This is when a love-struck Jodhaa pens his name in Urdu, a language that she attempts to learn in order to be closer to her husband. When Akbar was challenged to find his bride amongst a troop of women in ghoonghats. He does win hands down! This lovable attempt to reconcile…“Kisi bhi insan ka dil jeetne keliye uske mann mein jhankna padta hai
Uski choti choti khushiyaan, choti peedayein, vishwas aur dhadkanon se judna padta hai
Aur jis din aap ko is baat ka ehsaas ho jayega
Us din aap hamare dil par raj karenge…” The half-sensuous, half-thrilling action sequence that doesn’t glorify either of them for their supremacy in sword fighting.“Mallika-e-hindustan, ye mat bhooliye ki hum aapke suhaag hai”
When Jodhaa returns to Agra as Mallika-e-Hindustan
She hadn’t taken the title of Mallika-e-Hindustan to its full glory until then. The discrepancies vanish and Jodhaa returns from her maykaa in Ajmer atop a royal elephant chariot.“Hamein aana hi pada… aapne hamara dil jo jeet liya…”This is followed by the decade’s most elaborately choreographed (Chinni Prakash, Rekha Chinni Prakash, Ash Kumar) Hindi film song, Azeem-o-Shaan Shehenshah. The celebration seems a little too sudden going by the actual turn of events. It is said that Mariam-Uz-Zamani’s influence made the emperor turn more tolerant and began to care for the welfare of his countrymen from all faiths. Akbar, in due course, abolishes Jizya tax (denoted in the film as Tirthyatra Mehsul) which was imposed on Hindu pilgrims.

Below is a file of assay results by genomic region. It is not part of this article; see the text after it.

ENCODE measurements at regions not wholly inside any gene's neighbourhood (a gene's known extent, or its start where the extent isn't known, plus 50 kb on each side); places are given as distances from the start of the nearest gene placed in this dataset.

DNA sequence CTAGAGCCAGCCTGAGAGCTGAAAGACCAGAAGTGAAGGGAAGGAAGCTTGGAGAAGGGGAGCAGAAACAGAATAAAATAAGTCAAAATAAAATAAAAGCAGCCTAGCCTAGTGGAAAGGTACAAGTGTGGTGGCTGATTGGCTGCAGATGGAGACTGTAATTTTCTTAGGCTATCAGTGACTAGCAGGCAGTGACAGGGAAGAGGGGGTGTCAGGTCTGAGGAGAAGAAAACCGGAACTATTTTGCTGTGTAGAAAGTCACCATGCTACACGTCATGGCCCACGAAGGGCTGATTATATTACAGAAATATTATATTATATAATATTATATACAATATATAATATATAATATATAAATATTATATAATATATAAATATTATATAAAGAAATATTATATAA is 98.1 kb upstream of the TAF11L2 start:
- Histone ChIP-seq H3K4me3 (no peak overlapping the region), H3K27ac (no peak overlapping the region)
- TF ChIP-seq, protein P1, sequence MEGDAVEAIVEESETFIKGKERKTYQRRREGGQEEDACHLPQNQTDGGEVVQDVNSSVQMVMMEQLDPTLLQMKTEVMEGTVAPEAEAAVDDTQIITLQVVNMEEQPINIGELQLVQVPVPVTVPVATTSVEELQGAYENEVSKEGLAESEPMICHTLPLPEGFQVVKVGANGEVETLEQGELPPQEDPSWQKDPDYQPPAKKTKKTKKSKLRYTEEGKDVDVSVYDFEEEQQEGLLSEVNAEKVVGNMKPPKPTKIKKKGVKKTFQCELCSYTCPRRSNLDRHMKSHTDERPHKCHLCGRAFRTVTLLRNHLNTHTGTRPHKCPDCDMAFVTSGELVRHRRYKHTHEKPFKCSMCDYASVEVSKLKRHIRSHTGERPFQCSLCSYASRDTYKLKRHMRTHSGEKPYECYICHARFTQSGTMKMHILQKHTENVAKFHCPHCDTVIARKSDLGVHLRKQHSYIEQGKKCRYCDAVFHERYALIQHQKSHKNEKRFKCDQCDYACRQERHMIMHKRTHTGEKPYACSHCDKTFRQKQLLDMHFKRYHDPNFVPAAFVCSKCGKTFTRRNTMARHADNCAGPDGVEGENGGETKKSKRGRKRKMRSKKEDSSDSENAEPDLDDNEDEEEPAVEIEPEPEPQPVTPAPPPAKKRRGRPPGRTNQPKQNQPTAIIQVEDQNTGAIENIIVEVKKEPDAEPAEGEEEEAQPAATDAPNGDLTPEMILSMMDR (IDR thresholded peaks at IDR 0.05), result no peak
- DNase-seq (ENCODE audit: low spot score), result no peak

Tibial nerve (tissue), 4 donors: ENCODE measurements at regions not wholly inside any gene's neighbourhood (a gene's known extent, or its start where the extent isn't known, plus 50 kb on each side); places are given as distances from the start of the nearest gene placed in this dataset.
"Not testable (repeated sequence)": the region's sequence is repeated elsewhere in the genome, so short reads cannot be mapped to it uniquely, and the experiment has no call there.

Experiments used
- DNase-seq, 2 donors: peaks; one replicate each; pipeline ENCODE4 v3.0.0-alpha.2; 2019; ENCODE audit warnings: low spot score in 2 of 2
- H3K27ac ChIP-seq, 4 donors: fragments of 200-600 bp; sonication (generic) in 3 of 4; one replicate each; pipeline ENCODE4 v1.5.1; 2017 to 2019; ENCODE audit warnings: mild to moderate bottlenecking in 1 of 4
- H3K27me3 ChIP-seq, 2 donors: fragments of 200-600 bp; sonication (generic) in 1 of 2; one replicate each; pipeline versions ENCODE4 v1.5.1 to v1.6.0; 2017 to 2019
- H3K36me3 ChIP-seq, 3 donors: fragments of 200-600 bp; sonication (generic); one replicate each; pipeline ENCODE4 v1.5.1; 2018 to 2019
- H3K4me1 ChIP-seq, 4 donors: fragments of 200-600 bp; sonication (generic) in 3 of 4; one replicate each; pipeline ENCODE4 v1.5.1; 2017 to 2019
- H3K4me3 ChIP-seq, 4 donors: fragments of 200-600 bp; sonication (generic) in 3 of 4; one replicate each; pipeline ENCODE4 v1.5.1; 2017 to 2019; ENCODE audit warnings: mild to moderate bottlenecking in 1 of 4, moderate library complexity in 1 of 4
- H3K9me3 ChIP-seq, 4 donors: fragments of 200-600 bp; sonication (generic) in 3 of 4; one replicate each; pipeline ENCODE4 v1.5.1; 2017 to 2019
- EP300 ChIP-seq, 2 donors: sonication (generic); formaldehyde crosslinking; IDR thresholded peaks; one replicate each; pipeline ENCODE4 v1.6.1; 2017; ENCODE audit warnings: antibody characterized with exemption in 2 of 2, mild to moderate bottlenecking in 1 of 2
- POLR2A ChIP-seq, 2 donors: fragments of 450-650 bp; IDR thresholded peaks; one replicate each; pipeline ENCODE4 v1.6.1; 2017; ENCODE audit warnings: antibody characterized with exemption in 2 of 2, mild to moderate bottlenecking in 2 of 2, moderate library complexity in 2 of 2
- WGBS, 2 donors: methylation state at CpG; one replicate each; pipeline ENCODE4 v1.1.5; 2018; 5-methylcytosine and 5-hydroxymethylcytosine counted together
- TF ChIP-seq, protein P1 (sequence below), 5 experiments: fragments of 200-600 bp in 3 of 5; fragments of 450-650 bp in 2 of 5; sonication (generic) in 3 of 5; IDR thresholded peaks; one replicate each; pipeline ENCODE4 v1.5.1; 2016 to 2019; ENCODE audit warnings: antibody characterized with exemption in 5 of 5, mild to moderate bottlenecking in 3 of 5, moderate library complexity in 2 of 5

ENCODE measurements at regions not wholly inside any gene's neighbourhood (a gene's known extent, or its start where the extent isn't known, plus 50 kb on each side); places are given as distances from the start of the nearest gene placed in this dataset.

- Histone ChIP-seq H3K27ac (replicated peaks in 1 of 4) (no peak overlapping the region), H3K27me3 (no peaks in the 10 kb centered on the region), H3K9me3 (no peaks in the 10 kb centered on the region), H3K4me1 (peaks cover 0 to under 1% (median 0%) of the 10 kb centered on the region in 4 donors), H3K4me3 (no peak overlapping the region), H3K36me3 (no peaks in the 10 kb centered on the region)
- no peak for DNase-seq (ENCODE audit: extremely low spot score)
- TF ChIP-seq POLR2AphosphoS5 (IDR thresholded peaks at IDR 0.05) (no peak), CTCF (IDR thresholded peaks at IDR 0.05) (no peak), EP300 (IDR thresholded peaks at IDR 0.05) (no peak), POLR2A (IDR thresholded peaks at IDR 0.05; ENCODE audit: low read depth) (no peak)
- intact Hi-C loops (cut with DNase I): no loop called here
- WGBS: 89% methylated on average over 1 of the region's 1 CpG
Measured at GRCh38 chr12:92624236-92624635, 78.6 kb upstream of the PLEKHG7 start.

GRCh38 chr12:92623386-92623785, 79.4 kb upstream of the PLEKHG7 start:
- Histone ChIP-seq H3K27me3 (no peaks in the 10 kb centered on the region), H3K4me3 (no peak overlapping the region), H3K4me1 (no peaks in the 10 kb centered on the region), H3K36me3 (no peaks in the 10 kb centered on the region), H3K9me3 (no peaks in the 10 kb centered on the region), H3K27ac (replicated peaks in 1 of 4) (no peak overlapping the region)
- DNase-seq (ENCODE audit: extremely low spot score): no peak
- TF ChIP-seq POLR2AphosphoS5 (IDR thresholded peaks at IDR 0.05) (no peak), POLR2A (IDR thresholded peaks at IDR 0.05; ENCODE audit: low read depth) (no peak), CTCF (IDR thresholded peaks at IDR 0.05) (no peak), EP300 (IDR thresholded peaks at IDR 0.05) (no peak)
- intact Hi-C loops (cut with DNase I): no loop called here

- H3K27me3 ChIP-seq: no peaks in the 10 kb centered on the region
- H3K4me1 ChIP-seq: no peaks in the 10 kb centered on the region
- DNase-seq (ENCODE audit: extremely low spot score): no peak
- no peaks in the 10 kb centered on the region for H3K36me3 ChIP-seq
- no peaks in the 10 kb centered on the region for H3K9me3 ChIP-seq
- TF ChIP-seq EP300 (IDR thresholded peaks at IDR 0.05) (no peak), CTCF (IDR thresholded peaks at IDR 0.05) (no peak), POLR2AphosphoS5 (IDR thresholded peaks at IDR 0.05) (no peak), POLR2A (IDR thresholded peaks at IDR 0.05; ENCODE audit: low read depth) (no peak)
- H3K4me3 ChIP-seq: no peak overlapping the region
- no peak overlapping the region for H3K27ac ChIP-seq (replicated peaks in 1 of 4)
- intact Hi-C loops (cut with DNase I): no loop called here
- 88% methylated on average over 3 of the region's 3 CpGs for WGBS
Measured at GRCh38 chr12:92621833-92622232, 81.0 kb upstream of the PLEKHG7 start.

The aforementioned song is a celebration of his citizens’ increasing indebtedness towards the emperor’s benevolent ways, which, as per sources, had a lot of credit going to the queen’s kind-heartedness as well.
The Trying Times
Ashutosh Gowarikar beautifully depicts the times of Akbar’s injury during which Jodhaa, his immediate family and the members of the court are shown to be tensed. The queen resorts to no one but her beloved Lord Krishna, in whom she has great faith in.
And, predictably enough, the emperor is hale and hearty in no time.
We are also shown two significant war sequences, one in the beginning and another towards the finale. This article, predominantly focusing on Jodhaa and Akbar, will not be delving into these parts which were extremely well-shot but not very exciting in the larger scheme of things.
A Footnote on The Technical Brilliance